This hands-on course will introduce students to the fundamentals of architecture and interior design through direct personal experience, on-site dialogue and careful observation. Each week students will visit iconic buildings and interiors in and around Milwaukee and southeastern Wisconsin where they will document key spaces through measured drawings and diagrams. They will learn the fundamentals of architectural terminology and interior design principles by directly experiencing, analyzing, interpreting and recording significant spaces, features, components, materials, systems and contexts. The analytical tools, diagramming skills and spatial understanding acquired in this course will directly benefit the students’ ability to conceptualize and develop more complex programs and unique structures during senior thesis the following year. While it's primarily a course about field work and coming into contact with real materials and structures, it is also an introduction to the history and theory of American architecture from the 17th century to the present, and therefore, a good compliment to Built America and other MIAD art and architectural history courses.

Credits:
Prerequisite(s): DS227
3.0
Required Major Courses: Spring  
DS321: IAD IV: Collaborative Exhibit Design/Build
The Collaborative Design-Build Studio is a comprehensive interior design studio in which students are granted the opportunity to work on a community-based project with local design professionals under the guidance and direction of IA+D faculty. The students work alongside practicing designers through all phases of the design process, schematic to construction documents, and then a group of select students are offered internships during the summer to participate in bidding and construction observation. IA+D faculty take on the role of facilitators ensuring that effective communication takes place between the team of design professionals and the team of student designers, and also providing the students with readings and exercises to guide them through the design process. Further, the design-build framework creates an opportunity for the students to learn about basic construction methods and to review code compliance and ADA requirements with the professional team. This comprehensive, real-world scenario prepares the Junior IA+D student for the challenges of summer internships/employment and the interdisciplinary nature of professional practice.
3.0
DS323: IAD Drawing/CAD IV: 3D MAX
This course serves as a follow-up to the Interior Architecture + Design Computer Drawing III course. Students will be instructed in the use of Autodesk 3dsmax Design for computer based rendering in both Architecture and Interior Design projects.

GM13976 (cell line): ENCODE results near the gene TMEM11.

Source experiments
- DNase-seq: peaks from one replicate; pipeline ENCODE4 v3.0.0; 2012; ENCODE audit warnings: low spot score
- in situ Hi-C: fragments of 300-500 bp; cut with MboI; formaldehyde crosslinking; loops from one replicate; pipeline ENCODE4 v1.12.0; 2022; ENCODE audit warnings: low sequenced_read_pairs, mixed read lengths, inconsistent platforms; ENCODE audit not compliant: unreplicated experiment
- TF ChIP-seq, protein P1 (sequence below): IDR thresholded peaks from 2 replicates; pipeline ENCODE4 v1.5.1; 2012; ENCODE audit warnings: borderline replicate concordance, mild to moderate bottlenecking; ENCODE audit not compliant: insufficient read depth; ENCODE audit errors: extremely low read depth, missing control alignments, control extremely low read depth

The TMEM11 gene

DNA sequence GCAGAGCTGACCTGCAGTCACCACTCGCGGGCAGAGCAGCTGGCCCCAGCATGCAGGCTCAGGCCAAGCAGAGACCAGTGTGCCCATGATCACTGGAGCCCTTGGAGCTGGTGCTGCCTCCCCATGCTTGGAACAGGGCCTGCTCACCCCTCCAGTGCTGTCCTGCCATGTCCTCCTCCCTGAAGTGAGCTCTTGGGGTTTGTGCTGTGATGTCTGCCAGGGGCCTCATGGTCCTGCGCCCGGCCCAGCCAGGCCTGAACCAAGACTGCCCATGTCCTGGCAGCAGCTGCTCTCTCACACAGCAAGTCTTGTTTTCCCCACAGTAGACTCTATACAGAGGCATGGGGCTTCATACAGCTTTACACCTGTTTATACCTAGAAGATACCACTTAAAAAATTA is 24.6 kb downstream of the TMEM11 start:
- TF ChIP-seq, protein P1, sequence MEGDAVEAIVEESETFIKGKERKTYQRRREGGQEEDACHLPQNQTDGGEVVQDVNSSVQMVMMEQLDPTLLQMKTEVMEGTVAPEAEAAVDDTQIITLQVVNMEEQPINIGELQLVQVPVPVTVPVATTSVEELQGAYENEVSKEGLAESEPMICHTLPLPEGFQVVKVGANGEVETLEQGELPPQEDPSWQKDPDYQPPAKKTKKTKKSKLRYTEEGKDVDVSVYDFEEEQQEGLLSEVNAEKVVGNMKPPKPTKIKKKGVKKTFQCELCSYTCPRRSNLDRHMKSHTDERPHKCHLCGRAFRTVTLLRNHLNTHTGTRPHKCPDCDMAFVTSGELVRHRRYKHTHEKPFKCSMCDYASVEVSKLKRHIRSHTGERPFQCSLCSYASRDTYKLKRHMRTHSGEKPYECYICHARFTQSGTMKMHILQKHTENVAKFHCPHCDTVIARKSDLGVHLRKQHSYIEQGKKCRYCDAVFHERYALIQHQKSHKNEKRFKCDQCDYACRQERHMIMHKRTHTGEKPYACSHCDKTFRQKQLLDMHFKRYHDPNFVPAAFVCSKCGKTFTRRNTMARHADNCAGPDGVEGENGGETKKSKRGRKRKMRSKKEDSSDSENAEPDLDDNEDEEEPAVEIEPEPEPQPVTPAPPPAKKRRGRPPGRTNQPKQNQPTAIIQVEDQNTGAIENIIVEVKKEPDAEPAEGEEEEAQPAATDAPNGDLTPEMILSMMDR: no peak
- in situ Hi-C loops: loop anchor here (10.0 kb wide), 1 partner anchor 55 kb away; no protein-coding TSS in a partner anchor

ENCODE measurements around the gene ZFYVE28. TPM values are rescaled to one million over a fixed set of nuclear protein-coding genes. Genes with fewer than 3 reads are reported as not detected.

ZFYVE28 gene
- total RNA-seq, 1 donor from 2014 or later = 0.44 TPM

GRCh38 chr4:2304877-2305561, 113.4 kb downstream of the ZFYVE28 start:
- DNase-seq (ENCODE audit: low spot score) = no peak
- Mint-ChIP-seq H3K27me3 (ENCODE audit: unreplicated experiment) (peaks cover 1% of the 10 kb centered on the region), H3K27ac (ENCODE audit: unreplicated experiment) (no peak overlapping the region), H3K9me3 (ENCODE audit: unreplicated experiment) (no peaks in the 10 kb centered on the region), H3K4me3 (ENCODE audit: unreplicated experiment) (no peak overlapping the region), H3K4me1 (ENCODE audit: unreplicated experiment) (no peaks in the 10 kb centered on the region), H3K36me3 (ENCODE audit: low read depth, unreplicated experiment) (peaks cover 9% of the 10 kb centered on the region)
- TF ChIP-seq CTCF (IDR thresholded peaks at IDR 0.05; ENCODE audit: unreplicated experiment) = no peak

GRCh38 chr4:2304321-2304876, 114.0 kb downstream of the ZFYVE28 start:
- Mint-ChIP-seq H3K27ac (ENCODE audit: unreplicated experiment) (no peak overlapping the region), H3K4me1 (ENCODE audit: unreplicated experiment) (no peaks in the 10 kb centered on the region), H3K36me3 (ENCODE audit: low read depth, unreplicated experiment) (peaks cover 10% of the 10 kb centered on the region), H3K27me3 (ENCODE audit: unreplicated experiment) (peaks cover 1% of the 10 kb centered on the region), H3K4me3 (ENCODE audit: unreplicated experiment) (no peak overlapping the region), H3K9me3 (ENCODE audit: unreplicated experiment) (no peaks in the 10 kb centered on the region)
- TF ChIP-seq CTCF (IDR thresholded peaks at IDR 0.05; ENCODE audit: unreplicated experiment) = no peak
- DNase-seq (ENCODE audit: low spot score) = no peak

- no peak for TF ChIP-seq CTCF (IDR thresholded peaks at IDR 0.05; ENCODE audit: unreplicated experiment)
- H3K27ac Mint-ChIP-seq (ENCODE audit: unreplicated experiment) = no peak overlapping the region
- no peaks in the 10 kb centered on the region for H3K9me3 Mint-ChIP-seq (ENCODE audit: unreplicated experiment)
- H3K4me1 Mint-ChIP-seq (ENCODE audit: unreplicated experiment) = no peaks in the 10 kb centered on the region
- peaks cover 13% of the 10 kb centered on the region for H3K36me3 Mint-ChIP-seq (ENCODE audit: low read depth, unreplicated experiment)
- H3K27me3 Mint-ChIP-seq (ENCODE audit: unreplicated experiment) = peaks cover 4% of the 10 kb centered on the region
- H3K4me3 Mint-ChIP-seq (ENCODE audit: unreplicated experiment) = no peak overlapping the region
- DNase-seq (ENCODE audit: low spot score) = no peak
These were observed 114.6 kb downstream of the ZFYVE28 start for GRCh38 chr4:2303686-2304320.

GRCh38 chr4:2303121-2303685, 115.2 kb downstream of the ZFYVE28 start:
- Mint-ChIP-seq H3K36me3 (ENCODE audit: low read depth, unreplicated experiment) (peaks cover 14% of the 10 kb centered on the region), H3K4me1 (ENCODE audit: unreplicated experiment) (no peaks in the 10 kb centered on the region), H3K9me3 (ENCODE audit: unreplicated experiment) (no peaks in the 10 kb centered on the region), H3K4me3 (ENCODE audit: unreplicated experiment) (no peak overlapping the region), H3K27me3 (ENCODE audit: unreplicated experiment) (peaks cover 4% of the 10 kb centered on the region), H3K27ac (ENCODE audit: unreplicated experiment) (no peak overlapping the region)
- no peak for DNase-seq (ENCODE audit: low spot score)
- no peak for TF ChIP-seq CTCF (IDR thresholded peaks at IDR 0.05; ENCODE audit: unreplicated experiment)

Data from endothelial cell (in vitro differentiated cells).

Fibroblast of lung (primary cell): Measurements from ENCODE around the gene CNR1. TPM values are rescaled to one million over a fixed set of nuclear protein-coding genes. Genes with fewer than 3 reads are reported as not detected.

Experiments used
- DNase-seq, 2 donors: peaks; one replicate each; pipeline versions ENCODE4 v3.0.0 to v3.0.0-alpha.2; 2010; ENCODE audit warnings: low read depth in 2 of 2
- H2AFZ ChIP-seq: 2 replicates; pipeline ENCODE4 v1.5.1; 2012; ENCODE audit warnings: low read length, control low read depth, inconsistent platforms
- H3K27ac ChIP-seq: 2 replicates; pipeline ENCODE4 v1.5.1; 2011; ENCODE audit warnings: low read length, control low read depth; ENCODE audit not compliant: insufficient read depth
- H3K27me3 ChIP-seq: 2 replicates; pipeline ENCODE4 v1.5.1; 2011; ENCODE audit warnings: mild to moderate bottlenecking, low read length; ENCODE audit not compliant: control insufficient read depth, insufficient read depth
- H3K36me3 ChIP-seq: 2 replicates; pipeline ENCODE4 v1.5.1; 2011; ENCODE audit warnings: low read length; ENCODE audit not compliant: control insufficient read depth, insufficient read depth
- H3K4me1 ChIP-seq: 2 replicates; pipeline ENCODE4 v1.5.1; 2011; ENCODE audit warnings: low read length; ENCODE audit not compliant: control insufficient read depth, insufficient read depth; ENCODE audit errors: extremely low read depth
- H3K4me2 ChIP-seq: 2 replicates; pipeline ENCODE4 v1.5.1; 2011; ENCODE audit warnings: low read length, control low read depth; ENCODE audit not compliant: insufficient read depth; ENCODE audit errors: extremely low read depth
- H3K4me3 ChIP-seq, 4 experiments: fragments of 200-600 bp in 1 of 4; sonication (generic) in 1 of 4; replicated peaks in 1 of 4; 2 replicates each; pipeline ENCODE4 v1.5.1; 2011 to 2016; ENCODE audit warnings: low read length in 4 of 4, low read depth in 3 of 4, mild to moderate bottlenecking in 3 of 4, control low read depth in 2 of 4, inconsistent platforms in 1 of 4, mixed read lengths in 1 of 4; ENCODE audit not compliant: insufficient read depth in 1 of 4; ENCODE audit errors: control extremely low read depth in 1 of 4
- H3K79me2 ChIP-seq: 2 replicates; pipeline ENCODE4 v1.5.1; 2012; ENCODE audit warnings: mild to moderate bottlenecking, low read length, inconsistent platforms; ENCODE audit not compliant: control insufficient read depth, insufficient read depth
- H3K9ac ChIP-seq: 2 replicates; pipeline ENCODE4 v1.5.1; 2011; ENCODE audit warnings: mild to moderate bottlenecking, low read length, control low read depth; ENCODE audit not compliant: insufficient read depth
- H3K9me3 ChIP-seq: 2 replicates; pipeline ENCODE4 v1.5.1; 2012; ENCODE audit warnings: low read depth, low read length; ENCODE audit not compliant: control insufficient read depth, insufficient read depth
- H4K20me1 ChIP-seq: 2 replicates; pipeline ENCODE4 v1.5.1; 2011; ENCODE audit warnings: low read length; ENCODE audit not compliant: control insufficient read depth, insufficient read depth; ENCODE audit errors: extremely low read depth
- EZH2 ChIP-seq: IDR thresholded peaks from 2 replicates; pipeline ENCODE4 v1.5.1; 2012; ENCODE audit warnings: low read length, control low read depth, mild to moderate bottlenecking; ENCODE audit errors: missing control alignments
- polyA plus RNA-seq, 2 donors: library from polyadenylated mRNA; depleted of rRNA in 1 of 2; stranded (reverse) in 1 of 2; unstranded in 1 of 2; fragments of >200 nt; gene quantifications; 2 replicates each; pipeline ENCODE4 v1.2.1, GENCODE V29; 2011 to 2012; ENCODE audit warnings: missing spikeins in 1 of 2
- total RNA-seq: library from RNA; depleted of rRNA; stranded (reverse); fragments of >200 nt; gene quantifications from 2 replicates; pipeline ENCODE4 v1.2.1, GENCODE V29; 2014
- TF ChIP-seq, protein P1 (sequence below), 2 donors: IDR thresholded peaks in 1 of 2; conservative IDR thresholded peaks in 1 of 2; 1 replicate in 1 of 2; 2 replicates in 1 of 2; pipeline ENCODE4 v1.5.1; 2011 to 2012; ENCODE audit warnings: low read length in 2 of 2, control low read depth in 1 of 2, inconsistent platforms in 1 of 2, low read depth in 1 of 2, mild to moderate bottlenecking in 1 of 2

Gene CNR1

The course will explore the use of the computer as a tool in producing high-quality 3D models and renderings of building projects. Students will be asked to produce three dimensional computer models and images. This course will focus on learning three dimensional modeling and illustration techniques, using Autodesk 3DSMAX software and other tools. Daily lectures and labs will work in conjunction with lab assignments and reading assignments each week. Students will also interface with Revit, AutoCAD, SketchUp, 3DSMAX, and Photoshop for support and conversion purposes.

This course is organized into three parts. In the first part (Weeks 1 - 4) will introduce the interface and tools. The second phase (Weeks 5 – 9) will cover rendering techniques using lighting and textures. The third phase (Weeks 10 – 16) will include advanced rendering, and the development and production of the final class project.

Credits: 1.5
Prerequisite(s): DS322
1.5
DS325: IAD Systems IV: Wall Types & Building (Interior)
Wall Types and Building Systems introduces students to the standard components, materials and wall types of architecture and interior design. Students investigate a range of building systems including various foundation types, floor systems, interior and exterior wall types, roof systems and basic mechanical and electrical systems. As part of their course assignments, they analyze existing architectural details, create diagrams and draw examples on site, thereby learning about methods of construction and how chosen details relate to larger systems within the given building. Students then use this knowledge to design and detail architectural components of their own making, that are related to projects they have designed in the IA+D studio courses.
1.5
DS327: IAD Theory/Practice: Contemporary Theory & Practice
Contemporary History and Theory looks behind the curtain of professional design practice. During field trips to local design firms, and in dialogue with select architects and designers, the students investigate how creative firms do their work today, what methods drive their design processes, what concepts and themes are revealed by their architectural works and interior designs, and how those concepts and themes reflect broader cultural conditions. Select readings and lectures are accompanied by fieldtrips to iconic local buildings of the 20th and 21st century located in the Milwaukee and Chicago areas. Special attention is given to the dialectical pairs operative within much of the discourse of 20th century architecture and interior design: for example, Neo-Classical vs. International Style; Machine Age vs. Organic; Modern vs. Post-Modern. Discussion groups analyze these “isms” of design history, and relate them to themes, “styles” and methodologies within current professional practice.